My idea is that employees should have stable jobs, and that’s why a company must be sustainable. Talking about sustainability, lately I keep realizing that there is nothing in business that cannot be managed – the only point is whether you have found and planned your human resources over a long period of time so that your employees know where they will be in 10 or 20 years.

I have a belief that my father used to preach to me. Even in businesses that make money ever so easily, some people lose money, while in businesses that hardly ever make money, some people also turn a profit. Managing a company means teaching and training your staff so that the company can operate sustainably.

Training an Internationally Minded Next Generation

Q: Is talent currently your utmost concern?

A: Presently, I am most concerned about the next generation. When looking at the Asian labor market, the rise of Chinese talent and our own next generation, I ask myself the question, how we can make sure that they have work?

I think that our next generation has much stronger competencies than we have. They can work with six windows on one computer screen at a time. How could I ever manage to do that (laughs)?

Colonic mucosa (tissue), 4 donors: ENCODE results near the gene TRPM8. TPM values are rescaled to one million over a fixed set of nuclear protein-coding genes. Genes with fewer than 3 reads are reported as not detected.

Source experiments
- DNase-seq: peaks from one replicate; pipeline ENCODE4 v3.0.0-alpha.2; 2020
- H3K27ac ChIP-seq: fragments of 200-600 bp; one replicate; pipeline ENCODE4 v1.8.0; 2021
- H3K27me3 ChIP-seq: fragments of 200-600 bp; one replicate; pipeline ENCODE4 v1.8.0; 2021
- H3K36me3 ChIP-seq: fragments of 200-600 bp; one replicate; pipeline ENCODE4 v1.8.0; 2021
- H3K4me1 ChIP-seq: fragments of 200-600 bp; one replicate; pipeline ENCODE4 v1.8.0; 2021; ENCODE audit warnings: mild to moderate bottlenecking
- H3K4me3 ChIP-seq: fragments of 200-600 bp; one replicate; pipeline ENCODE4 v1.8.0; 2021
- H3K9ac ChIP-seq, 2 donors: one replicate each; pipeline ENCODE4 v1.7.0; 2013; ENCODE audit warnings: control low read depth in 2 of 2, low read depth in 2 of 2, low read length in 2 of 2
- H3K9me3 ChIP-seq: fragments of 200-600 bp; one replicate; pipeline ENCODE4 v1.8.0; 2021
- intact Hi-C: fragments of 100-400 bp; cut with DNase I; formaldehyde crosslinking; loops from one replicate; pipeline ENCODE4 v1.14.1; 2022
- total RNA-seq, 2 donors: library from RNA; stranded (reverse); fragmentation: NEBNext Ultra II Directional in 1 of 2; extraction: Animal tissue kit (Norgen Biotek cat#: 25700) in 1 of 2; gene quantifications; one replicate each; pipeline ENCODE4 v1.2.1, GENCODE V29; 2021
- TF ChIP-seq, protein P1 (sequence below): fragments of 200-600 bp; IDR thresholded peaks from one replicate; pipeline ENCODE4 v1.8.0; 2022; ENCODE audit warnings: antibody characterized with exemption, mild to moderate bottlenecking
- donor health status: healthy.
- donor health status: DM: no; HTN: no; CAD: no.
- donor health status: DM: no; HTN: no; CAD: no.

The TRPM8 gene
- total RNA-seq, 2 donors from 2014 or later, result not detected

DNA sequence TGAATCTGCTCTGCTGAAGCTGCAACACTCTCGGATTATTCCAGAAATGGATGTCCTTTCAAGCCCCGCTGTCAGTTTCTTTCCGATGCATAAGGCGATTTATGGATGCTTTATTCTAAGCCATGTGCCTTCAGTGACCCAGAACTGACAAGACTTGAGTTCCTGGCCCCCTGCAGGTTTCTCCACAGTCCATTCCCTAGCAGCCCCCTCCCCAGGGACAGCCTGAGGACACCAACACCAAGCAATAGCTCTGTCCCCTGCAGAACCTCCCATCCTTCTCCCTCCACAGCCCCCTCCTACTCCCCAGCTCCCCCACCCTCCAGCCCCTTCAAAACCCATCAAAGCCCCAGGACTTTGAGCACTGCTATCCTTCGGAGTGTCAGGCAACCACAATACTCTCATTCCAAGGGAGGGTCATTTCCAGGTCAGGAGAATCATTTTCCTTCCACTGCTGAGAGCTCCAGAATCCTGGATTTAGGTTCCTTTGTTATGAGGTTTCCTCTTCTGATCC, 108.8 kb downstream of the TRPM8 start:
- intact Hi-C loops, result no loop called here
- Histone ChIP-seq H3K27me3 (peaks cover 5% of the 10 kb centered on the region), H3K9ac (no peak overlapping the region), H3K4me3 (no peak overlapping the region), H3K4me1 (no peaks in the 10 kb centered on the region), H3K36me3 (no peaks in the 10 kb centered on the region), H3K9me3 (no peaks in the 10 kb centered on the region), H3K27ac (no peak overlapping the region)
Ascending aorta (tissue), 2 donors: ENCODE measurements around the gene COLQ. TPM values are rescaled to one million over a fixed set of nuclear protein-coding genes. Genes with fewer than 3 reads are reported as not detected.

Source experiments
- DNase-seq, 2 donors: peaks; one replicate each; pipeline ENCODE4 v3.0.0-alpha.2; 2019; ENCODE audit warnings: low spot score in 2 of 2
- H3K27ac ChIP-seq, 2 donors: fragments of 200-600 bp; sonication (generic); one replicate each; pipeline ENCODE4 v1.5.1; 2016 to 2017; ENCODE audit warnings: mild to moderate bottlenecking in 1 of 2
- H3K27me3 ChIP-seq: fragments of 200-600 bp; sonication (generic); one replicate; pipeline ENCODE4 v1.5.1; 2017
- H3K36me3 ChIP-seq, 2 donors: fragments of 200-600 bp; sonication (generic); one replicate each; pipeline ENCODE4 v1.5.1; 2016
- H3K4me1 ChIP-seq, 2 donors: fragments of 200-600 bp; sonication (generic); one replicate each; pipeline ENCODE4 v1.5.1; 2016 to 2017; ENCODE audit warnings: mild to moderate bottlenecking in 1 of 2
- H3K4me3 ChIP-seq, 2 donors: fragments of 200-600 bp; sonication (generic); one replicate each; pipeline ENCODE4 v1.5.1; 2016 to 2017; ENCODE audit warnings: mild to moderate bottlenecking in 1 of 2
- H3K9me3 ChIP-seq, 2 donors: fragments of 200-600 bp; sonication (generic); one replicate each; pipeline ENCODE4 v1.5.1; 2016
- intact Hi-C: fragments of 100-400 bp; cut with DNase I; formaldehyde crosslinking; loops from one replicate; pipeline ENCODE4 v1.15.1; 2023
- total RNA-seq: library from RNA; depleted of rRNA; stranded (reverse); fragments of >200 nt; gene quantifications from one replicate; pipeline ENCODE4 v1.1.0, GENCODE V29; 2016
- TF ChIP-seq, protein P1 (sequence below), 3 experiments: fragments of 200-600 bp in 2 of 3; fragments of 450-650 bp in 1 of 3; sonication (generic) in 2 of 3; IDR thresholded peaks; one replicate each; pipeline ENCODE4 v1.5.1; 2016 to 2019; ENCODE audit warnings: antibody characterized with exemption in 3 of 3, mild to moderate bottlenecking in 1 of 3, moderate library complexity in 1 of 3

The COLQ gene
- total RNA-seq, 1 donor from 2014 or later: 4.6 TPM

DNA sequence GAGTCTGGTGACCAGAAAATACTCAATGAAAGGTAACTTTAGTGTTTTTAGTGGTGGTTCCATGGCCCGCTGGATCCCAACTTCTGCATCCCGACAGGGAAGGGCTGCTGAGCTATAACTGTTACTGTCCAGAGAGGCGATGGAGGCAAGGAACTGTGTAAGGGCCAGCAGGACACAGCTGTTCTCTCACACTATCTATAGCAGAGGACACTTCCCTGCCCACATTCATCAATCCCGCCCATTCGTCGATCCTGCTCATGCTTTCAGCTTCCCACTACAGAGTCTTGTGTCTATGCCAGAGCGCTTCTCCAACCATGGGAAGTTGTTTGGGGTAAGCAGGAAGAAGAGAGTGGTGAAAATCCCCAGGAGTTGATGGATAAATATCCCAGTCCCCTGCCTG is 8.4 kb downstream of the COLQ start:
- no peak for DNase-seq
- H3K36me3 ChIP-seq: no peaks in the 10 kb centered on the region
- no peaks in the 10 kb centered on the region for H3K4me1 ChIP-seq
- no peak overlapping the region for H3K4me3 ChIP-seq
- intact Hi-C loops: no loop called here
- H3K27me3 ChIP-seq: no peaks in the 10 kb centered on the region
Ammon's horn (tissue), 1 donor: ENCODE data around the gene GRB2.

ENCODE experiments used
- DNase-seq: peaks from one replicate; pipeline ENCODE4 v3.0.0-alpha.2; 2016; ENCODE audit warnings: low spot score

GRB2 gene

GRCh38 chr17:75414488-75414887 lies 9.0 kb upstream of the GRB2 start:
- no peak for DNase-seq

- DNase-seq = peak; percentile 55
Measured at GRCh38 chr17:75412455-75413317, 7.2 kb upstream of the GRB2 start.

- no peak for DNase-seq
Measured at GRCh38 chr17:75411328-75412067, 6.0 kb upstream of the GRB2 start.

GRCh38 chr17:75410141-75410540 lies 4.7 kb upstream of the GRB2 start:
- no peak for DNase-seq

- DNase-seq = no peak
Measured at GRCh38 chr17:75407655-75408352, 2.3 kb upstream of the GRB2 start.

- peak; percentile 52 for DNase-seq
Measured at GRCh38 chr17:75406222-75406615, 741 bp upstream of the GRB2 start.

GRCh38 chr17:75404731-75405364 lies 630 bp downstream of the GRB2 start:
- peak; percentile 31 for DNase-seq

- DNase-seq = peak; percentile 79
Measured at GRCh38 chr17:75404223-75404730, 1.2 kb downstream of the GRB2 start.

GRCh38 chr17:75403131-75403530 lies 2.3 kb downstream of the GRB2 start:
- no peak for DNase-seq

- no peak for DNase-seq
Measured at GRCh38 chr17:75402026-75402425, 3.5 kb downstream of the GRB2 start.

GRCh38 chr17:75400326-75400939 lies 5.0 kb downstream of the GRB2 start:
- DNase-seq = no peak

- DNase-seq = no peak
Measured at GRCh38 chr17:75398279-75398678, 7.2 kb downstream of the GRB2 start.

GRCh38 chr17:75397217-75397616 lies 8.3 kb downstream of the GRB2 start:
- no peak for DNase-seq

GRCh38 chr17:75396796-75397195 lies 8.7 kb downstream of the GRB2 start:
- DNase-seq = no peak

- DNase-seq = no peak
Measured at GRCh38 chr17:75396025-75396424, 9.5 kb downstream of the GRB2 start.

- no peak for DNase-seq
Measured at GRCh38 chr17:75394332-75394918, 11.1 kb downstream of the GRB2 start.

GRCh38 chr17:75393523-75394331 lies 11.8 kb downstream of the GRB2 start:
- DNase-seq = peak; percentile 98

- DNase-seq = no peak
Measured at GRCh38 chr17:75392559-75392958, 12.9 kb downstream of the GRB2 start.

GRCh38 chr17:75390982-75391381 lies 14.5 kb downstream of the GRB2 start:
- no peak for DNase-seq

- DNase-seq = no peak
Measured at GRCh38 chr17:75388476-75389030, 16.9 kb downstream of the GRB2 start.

When hearing the reports of some of our new employees who have just graduated from university, I also discovered that we pale in comparison with them. The only problem is that we need to figure out how to give the next generation an international outlook. It won’t be possible if we restrict them to Taiwan. In the future, getting a job will mean looking worldwide. That’s a trend that is not going to change, and China will be one of the main job markets too.

We need to train them as international-minded people, to enable Taiwanese businesses to cut a good figure on the international stage and realize sustainable management.

(Compiled by Ching-hsuan Huang, Ming-ling Hsieh)

Translated from the Chinese by Susanne Ganz

Chinese Version: 魏應充:讓下一代有工作,是這一代的責任